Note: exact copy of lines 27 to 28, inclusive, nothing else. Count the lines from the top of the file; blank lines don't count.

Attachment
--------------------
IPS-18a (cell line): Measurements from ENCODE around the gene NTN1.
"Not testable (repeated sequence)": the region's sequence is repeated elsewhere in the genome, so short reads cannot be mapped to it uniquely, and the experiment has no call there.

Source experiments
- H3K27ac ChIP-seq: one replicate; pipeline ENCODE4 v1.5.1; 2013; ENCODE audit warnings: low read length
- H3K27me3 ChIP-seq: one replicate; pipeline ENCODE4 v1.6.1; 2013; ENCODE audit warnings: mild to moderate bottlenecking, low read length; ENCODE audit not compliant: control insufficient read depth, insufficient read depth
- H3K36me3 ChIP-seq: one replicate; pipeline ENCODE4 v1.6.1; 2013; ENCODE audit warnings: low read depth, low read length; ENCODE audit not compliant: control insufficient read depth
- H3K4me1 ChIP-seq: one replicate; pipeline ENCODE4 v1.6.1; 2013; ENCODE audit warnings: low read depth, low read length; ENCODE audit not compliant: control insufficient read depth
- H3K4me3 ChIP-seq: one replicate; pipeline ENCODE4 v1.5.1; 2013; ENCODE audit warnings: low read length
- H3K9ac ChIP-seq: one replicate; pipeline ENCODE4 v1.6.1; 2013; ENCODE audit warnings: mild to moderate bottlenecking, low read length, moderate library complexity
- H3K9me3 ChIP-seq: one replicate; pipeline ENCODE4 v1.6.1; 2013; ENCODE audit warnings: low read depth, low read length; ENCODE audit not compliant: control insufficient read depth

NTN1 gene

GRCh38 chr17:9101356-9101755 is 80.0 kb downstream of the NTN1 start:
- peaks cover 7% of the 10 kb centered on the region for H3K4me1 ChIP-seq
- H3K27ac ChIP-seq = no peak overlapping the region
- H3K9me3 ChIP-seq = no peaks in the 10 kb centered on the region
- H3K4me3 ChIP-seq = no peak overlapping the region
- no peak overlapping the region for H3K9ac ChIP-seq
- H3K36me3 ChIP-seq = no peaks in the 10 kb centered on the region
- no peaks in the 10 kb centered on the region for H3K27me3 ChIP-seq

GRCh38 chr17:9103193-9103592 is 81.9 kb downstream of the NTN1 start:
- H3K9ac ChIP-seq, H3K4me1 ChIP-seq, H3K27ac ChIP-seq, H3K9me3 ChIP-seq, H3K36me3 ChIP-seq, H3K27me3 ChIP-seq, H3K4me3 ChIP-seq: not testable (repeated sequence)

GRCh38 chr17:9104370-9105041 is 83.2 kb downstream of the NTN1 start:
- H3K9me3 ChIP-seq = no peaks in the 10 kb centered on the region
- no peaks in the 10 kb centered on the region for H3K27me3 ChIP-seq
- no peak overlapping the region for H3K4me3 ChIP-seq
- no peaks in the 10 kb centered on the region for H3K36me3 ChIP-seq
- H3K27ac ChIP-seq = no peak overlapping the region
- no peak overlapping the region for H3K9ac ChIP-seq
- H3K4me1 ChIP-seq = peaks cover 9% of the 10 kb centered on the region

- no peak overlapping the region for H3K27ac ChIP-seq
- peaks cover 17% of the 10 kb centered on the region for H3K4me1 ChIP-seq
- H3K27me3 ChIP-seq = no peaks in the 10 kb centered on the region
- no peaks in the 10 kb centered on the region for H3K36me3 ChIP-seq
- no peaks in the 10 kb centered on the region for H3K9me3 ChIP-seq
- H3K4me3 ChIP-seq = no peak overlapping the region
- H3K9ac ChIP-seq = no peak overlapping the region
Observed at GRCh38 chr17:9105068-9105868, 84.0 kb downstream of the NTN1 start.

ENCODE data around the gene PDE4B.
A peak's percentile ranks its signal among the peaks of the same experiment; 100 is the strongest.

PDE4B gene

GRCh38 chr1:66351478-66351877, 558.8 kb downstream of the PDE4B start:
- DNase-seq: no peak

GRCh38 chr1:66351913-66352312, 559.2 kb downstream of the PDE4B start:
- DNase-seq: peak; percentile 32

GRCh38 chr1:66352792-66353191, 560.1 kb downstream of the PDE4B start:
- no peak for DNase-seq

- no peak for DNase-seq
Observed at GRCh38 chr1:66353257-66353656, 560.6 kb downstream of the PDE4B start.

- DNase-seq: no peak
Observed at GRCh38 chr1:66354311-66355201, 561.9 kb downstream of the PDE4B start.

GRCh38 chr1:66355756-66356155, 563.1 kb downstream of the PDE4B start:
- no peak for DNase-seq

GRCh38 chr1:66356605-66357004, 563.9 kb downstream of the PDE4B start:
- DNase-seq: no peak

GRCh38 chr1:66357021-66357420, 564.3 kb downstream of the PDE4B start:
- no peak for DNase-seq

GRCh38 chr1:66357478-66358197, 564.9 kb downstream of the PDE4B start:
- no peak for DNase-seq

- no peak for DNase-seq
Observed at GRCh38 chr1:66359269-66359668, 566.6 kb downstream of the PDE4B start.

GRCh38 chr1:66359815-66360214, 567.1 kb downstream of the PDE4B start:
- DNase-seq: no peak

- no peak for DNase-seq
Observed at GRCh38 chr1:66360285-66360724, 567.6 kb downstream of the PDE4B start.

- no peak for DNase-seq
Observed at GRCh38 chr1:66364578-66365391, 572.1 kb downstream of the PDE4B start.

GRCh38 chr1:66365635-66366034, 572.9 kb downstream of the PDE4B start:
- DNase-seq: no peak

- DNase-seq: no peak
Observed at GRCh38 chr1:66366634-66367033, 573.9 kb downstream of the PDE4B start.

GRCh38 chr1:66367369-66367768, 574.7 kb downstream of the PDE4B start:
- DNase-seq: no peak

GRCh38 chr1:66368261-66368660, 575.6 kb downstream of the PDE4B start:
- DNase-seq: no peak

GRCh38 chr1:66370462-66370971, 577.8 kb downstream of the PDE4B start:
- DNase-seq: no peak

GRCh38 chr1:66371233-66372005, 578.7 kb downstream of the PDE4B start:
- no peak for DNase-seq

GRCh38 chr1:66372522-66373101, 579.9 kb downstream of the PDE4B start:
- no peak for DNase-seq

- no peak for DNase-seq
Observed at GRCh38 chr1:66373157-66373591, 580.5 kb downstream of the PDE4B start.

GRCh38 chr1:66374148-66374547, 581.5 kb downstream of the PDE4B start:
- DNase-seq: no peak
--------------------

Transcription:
- H3K27ac ChIP-seq = no peak overlapping the region
- no peak overlapping the region for H3K9ac ChIP-seq